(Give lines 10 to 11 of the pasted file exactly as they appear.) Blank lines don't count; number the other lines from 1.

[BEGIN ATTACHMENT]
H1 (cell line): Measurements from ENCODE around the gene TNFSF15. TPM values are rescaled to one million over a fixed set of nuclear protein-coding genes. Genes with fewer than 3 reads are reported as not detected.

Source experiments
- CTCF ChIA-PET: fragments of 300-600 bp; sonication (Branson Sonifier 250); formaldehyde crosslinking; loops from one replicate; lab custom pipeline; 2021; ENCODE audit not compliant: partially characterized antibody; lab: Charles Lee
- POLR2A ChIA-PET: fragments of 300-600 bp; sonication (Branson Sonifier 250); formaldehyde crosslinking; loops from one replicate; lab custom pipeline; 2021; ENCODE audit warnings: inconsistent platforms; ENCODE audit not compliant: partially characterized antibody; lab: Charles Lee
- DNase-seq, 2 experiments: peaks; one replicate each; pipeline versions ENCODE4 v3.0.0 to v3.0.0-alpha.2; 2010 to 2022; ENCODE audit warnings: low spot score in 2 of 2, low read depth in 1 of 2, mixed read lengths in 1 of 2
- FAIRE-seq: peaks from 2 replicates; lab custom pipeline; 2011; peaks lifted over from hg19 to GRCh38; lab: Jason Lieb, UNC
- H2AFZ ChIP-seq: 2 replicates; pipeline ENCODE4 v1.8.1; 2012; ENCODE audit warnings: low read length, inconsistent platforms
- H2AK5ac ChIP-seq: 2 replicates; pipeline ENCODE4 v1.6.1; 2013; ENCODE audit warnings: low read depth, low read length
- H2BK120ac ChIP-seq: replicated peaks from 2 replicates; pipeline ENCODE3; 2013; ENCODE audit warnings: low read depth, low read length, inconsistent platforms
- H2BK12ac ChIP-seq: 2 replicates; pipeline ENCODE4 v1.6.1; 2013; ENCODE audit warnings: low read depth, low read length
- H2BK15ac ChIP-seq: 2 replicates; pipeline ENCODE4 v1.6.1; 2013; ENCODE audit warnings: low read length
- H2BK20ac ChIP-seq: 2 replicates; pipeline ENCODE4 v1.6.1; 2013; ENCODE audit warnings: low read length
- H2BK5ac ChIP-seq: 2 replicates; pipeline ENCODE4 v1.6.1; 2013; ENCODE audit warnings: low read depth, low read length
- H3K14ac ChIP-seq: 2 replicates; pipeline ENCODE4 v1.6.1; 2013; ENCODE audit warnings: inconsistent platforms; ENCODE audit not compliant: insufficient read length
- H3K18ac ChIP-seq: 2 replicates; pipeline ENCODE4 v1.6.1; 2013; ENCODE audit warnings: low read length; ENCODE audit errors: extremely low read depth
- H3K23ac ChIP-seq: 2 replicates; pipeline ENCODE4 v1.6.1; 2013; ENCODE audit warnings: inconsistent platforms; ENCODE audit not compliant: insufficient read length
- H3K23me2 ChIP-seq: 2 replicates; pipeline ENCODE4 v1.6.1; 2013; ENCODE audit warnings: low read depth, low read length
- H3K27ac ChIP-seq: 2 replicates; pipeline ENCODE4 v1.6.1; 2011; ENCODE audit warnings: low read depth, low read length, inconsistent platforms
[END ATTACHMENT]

- H2BK12ac ChIP-seq: 2 replicates; pipeline ENCODE4 v1.6.1; 2013; ENCODE audit warnings: low read depth, low read length
- H2BK15ac ChIP-seq: 2 replicates; pipeline ENCODE4 v1.6.1; 2013; ENCODE audit warnings: low read length